Panama Election: The people of Panama voted to elect a new president

PANAMA CITY (AP) — Panamanians began voting Sunday In an election Even though the country’s former president was not on the ballot, it was consumed by exposure to the drama surrounding him.

Voters lined up outside polling stations as scorching heat beat down on the usually sleepy Central American nation. Panamanians, eager for change after months of political turmoil and protests, are weighing promises of economic prosperity and migrant crackdowns against corruption.

More than 50 countries will go to the polls in 2024

“Panama’s election will be one of the most complicated in its modern history. The referendum was marked by increased political fragmentation and social discontent at the exit President Laurentino CortizoArantza Alonso, senior U.S. analyst at risk consultancy Verisk Maplecroft, said before the poll began.

The presidential race remained in uncertain waters until Friday morning, when Panama’s Supreme Court ruled in favor of the leading presidential candidate Jose Raul Mulino allowed to operate. It said he was eligible despite allegations that his nomination was not valid because he was not elected in the primaries.

Mulino joined the race late to replace the former president Riccardo Martinelli As a party candidate who achieves goals. The fiery Martinelli was banned from running in March after being jailed for more than 10 years for money laundering.

Martinelli, the business magnate who was Panama’s president from 2009 to 2014, dominated much of the race. He campaigned for his former running mate from within the walls of the Nicaraguan embassy He sought asylum in February After receiving political asylum. On Sunday morning, Mulino was escorted by photographers inside the Nicaraguan embassy and enveloped Martinelli in a big hug, calling him “brother.”

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In Martinelli’s absence, Mulino maintained his connection to the former president. He is rarely seen without his blue “Martinelli Mulino 2024” hat and has pledged to help Martinelli if elected, a move welcomed by the former president’s supporters.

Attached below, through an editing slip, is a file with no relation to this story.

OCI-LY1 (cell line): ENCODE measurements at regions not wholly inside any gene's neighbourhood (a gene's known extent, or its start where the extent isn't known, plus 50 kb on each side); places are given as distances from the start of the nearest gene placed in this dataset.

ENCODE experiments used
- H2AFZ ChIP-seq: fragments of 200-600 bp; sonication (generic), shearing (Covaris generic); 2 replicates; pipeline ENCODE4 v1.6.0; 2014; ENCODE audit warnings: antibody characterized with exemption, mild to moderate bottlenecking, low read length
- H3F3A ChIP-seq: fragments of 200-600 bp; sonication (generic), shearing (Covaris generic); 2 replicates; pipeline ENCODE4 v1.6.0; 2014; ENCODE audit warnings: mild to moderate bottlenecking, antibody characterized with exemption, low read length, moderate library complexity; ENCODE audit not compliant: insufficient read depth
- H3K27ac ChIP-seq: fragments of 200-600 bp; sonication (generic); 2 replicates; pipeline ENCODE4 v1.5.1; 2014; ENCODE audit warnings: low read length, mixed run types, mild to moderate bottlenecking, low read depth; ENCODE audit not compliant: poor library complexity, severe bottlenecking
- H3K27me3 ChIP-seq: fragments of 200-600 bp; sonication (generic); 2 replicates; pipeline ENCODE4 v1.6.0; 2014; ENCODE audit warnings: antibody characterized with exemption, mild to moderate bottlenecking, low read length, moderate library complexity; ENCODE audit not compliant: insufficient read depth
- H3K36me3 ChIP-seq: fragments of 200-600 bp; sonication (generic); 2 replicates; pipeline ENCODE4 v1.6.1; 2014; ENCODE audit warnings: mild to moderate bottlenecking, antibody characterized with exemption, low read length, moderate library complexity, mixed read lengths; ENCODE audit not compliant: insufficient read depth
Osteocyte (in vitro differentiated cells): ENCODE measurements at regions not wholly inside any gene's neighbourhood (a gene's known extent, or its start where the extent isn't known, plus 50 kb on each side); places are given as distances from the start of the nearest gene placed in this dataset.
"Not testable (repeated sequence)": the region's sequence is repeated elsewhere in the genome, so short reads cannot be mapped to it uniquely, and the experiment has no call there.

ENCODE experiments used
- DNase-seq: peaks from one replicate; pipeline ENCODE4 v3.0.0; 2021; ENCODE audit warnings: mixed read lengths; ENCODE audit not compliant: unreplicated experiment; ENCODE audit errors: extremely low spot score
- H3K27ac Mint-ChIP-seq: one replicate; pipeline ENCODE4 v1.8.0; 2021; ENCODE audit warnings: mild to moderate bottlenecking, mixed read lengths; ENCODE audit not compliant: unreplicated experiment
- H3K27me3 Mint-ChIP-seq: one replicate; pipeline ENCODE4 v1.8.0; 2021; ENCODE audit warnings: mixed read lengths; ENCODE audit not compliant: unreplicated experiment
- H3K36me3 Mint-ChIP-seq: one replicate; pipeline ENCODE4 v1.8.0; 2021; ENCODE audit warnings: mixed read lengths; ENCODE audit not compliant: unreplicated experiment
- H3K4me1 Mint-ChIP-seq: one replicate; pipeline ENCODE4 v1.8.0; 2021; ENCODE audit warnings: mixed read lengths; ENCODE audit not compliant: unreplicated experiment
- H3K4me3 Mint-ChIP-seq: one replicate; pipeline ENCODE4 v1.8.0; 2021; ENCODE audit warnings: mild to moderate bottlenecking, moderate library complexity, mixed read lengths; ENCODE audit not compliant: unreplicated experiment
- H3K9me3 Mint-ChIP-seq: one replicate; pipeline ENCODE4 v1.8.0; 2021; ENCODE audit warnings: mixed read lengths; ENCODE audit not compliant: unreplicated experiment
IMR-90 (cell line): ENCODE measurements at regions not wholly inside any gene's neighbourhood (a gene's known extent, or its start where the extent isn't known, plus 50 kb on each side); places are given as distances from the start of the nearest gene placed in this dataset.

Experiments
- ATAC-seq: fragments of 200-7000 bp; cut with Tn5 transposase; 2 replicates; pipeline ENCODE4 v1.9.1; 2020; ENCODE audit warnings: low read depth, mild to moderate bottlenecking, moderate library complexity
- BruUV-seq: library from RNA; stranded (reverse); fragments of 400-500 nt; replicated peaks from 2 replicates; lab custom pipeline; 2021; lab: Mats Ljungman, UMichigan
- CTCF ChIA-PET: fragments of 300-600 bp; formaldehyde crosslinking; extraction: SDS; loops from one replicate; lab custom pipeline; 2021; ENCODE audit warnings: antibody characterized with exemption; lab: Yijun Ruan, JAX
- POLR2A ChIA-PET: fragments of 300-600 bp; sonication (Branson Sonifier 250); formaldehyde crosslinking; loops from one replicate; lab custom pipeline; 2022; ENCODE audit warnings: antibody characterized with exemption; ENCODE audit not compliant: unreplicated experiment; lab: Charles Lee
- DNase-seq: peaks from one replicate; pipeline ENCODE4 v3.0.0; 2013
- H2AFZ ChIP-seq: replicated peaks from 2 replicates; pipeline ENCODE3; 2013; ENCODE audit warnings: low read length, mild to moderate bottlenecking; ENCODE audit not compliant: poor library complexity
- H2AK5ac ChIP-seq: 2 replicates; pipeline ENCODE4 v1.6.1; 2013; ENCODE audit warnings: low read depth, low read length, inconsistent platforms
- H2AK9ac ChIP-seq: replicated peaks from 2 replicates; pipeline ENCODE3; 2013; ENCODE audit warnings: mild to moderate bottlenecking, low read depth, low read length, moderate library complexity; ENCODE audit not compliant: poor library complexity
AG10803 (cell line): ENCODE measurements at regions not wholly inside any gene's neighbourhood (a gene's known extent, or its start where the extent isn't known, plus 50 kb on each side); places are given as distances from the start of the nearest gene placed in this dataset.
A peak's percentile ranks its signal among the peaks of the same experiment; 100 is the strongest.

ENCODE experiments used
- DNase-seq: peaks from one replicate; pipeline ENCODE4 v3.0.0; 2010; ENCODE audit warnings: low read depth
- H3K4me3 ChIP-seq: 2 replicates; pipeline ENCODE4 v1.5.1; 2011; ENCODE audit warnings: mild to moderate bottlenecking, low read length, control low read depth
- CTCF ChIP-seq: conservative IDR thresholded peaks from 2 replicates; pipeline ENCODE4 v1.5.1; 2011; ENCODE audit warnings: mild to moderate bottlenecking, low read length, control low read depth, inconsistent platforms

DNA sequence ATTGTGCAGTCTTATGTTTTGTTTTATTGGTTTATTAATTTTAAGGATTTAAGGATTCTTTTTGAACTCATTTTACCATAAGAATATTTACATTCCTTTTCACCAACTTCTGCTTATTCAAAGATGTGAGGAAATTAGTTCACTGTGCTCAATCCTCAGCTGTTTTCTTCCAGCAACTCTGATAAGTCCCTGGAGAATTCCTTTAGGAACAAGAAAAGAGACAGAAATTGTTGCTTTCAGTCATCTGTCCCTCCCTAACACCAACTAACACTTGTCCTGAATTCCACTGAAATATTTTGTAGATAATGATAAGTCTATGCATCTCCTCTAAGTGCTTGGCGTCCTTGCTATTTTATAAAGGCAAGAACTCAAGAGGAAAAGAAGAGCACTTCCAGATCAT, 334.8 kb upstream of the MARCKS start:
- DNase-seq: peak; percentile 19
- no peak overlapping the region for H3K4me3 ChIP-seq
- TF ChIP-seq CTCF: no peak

Bus driver Juan Jose Tinoco, 63, was among those queuing outside a polling station in the coastal area of ​​Panama City. Tinoco, who lives in a working-class neighborhood of small, concrete houses surrounded by luxury skyscrapers, said he plans to vote for Mulino because it’s the closest thing to Martinelli. During the tenure of the former president.

“We have health services, education, garbage on the streets … and corruption that never goes away,” Tinoco said. “We have money here. It is a country of great wealth, but we need a leader who will dedicate himself to the needs of Panama.

Mulino promised to create the humming economy seen under Martinelli, and stopped short Migration through the Darien GapThe dangerous jungle stretch that connects Colombia and Panama was crossed by half a million migrants last year.

On many voters’ minds are the anti-mining protests that rocked the country for weeks last year and the drought that has effectively shut down trade through the Panama Canal.

Mulino’s message resonated with many voters fed up with the political establishment in Panama, with many like 68-year-old Uber driver Emanuel Romero agreeing that the country needs change, but with a new leader.

Romero’s car was painted with banners of candidate Ricardo Lombana, who denounced corruption and sought the votes of young Panamanians eager for change.

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“If we want to see corruption and our country in disarray, let’s vote for the same people. “I will vote for an independent, I believe he will do better things to save the country,” Romero said.

Mulino is leading with around 35% of the vote, while his rivals are lagging behind. According to a March poll by the Panamanian Institute of Civic Studies, former President Martin Torrijos was second with 15%, while former presidential candidates Romulo Roux and Lombana received 14% and 12%, respectively.

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